[00:17:54] Now, just to give a very small example so I won’t interrupt you from Sherkin now or some of the common clichés and expressions.
[00:18:03] Oh, my God. Like, oh, my God, like we say why we won’t be ready. Oh, it’s so funny. And this have. Are you looking the thing when I go? You can both sound all but said, well, there’s two great stories.
[00:18:14] But the what I’m thinking about, it was a person who was we love this person and they just weren’t really thinking about it this way. But they described the women who are at the what do you call the events where you match?
[00:18:30] Tracy, I know you have mixed words, phrases, and they would bring a very attractive woman and, you know, very dressed, very attractive. And so he called them Buth Babes and to double down.
[00:18:45] We do love this person. We all love this person. And to your point, also, these are learning opportunities because so much of this is said without no lutely will know in the middle.
[00:18:57] It’s lack of awareness. And this is one of the biggest problems.
[00:19:00] And what we do is show me fifty is we teach men and women how to have these common casual conversations and feel more comfortable in uncomfortable situations. Yes. Right now, there’s a movie out just Marci and the the founder of the Equal Justice Initiative is named Brian Johnson and Bryan Stevenson, sorry. And he has this thing about four ways to change the world. And the one the first ways is to get proximate to what you’re trying to change. You have to get close to it. Right. So when we’re trying to change these things, we have to agree to get close to each other on this topic and get uncomfortable and inconvenient places and just have a talk and not judge each other.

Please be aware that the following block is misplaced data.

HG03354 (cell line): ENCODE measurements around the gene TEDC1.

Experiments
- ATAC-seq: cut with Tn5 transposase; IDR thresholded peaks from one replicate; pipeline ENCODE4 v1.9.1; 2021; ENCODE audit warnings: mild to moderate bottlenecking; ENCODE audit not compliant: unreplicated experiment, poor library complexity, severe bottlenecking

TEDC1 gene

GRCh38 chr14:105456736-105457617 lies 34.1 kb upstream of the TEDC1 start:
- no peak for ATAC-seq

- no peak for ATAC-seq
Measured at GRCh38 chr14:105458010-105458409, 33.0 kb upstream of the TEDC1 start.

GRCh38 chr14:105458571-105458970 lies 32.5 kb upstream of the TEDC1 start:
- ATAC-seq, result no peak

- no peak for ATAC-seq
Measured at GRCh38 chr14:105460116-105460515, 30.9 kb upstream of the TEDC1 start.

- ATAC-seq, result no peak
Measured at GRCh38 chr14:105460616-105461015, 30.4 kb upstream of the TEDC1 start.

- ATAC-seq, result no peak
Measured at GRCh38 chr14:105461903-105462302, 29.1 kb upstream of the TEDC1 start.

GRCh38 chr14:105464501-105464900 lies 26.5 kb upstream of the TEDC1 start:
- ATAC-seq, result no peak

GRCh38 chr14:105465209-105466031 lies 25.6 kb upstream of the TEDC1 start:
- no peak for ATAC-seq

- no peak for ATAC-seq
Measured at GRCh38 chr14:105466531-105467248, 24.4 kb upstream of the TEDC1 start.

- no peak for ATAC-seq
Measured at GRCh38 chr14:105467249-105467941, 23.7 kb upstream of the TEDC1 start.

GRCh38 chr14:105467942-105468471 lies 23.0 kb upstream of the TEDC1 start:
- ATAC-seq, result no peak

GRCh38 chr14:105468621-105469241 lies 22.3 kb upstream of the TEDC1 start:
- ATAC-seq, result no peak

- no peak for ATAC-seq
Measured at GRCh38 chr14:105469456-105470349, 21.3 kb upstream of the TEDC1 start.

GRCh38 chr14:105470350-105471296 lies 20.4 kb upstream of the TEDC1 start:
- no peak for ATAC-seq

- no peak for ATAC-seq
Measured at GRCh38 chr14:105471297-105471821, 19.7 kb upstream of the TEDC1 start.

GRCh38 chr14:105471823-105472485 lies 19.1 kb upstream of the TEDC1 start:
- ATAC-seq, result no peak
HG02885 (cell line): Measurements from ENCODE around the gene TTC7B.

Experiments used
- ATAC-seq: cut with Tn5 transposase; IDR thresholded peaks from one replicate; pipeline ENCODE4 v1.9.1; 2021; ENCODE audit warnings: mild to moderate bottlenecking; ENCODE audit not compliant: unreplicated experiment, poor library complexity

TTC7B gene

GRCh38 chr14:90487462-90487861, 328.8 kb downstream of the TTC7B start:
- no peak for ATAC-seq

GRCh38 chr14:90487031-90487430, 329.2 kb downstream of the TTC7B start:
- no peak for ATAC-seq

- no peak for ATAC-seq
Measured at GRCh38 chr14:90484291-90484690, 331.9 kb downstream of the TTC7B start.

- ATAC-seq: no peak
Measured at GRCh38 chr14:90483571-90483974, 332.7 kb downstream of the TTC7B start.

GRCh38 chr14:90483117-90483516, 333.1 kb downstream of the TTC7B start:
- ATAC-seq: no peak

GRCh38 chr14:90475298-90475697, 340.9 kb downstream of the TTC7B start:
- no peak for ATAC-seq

[00:19:38] That’s and that’s where it really put it, where I’ve seen you bring so much to the table in our interactions because I’ll be the first to raise my hand and south put my foot in my mouth so many times. And there never, hardly ever is ever any ill will. It’s just. There they are, cliches or phrases or whatever that are just in your brain, they’re imprinted. Yeah. And you just gotta learn how to be aware and self-aware. Yeah. Yeah.
[00:20:05] And delete them and really have the courage to just have a conversation about it. You know, when you have pointed out and again, no judgment. Just say let’s figure it out. Another great tool from Supply chain is asking five whys when you really want to get to the problem. The root cause of a problem. Ask why five times. And I repeat this to to everyone I work with, especially younger people. Just ask why five times. So when you run into an issue that comes up and you’re like, oh, I’m not sure about what they just said. Just to have a conversation about why. Hey, that’s interesting what you just said.
[00:20:39] Tell me more about what does that mean to you? And then you ask again and then all the sudden they’re like, oh, maybe I shouldn’t have said that. And then it’s like, it’s okay. I just want to talk to you about another point of view.
[00:20:51] Yes. You know, so number one. Five years. And I want advise. Almost got me thrown out of my uncle’s car. We did this once. UPS.
[00:21:00] So before we get to the three things we’re talking about, the four steps to address inherent bias.